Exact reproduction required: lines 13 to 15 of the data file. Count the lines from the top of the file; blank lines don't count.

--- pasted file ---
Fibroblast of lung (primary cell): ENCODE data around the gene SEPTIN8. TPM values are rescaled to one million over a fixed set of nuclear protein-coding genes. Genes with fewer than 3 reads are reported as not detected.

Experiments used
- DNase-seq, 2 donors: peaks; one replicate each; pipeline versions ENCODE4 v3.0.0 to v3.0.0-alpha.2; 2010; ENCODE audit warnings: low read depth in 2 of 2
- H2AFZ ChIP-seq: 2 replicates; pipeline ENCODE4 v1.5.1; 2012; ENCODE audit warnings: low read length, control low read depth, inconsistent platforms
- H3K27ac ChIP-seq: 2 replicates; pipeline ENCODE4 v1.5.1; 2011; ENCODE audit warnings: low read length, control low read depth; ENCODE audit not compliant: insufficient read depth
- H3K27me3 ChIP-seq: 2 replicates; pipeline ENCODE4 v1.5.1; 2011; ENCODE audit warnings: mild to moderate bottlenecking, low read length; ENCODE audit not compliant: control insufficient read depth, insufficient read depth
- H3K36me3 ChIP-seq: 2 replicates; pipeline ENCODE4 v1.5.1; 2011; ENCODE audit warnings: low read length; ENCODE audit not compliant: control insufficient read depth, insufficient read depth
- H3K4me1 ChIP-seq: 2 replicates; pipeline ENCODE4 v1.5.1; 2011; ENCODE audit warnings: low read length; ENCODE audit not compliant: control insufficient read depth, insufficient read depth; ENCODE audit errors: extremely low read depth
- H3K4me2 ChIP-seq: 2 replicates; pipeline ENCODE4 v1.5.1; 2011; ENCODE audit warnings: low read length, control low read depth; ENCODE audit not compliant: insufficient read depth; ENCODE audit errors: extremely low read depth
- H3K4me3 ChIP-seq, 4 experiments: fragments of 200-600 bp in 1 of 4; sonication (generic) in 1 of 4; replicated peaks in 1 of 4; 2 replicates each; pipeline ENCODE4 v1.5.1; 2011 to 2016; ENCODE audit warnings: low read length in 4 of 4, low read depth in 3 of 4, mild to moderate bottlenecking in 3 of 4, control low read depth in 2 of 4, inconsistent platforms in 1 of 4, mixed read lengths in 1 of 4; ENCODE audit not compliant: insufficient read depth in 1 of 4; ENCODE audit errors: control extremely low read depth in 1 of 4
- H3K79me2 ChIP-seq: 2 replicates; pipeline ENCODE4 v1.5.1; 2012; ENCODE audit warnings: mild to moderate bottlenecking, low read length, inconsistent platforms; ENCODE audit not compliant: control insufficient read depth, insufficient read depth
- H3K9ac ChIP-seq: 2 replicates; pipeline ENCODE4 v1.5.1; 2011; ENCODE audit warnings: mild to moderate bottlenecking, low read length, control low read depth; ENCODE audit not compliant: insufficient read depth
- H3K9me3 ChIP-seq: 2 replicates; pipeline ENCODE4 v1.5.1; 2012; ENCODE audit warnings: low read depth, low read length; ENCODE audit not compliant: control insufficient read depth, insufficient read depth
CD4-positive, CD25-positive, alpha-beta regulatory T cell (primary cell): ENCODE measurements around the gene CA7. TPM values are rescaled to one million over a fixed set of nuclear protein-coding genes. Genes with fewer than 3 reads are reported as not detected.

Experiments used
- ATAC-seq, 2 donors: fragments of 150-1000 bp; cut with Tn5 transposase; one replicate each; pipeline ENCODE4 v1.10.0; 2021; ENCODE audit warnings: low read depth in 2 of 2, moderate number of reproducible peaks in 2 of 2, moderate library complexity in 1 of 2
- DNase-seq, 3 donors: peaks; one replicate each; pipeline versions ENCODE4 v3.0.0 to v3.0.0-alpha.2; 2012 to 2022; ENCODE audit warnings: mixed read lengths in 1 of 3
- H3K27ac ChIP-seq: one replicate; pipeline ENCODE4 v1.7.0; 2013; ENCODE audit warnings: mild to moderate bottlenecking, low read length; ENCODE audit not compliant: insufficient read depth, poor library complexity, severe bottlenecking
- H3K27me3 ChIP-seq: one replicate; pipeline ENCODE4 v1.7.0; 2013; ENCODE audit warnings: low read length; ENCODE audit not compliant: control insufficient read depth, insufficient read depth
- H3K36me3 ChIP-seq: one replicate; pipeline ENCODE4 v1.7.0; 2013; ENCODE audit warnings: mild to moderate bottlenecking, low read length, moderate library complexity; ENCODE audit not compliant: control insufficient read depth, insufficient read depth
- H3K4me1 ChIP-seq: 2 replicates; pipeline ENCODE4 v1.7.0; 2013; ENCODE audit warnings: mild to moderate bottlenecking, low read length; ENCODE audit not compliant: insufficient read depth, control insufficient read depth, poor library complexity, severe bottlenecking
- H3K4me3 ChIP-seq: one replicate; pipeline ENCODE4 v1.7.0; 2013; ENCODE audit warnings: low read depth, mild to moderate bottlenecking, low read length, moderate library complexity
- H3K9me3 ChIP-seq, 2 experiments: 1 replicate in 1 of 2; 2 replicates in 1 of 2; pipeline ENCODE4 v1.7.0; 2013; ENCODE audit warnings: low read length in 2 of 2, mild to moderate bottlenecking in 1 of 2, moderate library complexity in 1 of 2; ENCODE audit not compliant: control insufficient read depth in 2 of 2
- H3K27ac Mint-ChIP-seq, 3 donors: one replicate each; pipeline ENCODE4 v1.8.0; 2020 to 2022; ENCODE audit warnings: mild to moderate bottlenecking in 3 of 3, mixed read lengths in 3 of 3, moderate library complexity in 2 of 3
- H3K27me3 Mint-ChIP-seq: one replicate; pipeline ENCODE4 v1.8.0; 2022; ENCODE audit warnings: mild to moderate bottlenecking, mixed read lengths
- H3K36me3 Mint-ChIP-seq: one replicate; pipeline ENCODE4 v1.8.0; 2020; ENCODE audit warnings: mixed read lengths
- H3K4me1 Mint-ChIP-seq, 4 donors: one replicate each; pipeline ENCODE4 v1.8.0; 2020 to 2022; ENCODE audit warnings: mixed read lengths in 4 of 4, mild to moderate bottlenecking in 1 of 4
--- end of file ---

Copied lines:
- H3K9me3 ChIP-seq: 2 replicates; pipeline ENCODE4 v1.5.1; 2012; ENCODE audit warnings: low read depth, low read length; ENCODE audit not compliant: control insufficient read depth, insufficient read depth
CD4-positive, CD25-positive, alpha-beta regulatory T cell (primary cell): ENCODE measurements around the gene CA7. TPM values are rescaled to one million over a fixed set of nuclear protein-coding genes. Genes with fewer than 3 reads are reported as not detected.

Experiments used